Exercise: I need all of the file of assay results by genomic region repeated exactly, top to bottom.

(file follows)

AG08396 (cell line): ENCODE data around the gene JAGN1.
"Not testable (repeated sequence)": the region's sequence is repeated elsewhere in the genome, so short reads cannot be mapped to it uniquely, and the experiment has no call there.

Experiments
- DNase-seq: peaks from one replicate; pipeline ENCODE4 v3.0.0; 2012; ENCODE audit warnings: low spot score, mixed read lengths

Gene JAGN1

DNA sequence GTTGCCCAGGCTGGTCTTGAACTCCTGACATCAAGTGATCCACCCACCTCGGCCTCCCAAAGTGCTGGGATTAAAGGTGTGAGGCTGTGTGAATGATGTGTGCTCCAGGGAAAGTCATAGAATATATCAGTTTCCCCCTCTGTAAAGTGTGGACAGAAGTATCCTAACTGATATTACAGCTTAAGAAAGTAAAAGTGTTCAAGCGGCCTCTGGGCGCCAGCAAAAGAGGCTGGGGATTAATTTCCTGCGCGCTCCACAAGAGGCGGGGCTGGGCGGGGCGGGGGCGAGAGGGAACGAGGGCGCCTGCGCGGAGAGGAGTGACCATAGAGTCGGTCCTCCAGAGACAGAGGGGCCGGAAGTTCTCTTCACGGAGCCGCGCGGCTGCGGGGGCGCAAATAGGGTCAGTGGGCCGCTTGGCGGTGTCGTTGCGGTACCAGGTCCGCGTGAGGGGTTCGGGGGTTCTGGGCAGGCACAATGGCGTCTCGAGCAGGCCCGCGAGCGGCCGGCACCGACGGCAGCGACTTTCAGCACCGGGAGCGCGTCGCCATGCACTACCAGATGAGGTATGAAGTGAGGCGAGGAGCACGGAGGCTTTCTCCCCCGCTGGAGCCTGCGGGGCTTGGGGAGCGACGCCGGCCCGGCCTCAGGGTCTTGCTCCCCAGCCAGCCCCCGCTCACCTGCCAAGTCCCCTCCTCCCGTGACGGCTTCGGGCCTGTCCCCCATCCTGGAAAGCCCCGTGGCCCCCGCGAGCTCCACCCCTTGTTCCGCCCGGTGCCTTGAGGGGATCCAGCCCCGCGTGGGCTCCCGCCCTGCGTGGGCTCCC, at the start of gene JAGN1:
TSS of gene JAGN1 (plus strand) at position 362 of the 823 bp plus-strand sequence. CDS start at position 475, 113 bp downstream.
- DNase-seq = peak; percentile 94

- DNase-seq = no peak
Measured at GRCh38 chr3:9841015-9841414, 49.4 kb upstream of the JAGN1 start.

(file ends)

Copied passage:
AG08396 (cell line): ENCODE data around the gene JAGN1.
"Not testable (repeated sequence)": the region's sequence is repeated elsewhere in the genome, so short reads cannot be mapped to it uniquely, and the experiment has no call there.

Experiments
- DNase-seq: peaks from one replicate; pipeline ENCODE4 v3.0.0; 2012; ENCODE audit warnings: low spot score, mixed read lengths

Gene JAGN1

DNA sequence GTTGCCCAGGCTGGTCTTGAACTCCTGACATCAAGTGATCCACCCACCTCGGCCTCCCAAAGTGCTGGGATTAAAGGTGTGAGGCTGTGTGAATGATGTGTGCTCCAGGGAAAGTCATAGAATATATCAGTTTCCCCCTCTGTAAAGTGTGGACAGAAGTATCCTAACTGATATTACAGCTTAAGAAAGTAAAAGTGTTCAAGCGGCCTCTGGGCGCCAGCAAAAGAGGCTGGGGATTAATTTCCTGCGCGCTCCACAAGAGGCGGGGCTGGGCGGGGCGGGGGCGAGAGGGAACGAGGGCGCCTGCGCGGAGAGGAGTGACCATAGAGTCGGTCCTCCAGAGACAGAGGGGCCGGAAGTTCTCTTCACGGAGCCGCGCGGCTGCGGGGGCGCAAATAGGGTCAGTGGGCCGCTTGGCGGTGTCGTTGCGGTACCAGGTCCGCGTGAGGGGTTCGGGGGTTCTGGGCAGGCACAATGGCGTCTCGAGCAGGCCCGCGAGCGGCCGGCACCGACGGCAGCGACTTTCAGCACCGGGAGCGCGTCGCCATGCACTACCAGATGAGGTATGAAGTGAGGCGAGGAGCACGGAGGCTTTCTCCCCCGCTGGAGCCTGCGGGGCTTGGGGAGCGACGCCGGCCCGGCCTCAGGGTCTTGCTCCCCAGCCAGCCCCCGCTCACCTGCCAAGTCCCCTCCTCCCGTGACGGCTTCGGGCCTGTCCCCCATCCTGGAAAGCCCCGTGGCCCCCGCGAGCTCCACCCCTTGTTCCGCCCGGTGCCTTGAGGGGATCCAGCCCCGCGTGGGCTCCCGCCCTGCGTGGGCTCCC, at the start of gene JAGN1:
TSS of gene JAGN1 (plus strand) at position 362 of the 823 bp plus-strand sequence. CDS start at position 475, 113 bp downstream.
- DNase-seq = peak; percentile 94

- DNase-seq = no peak
Measured at GRCh38 chr3:9841015-9841414, 49.4 kb upstream of the JAGN1 start.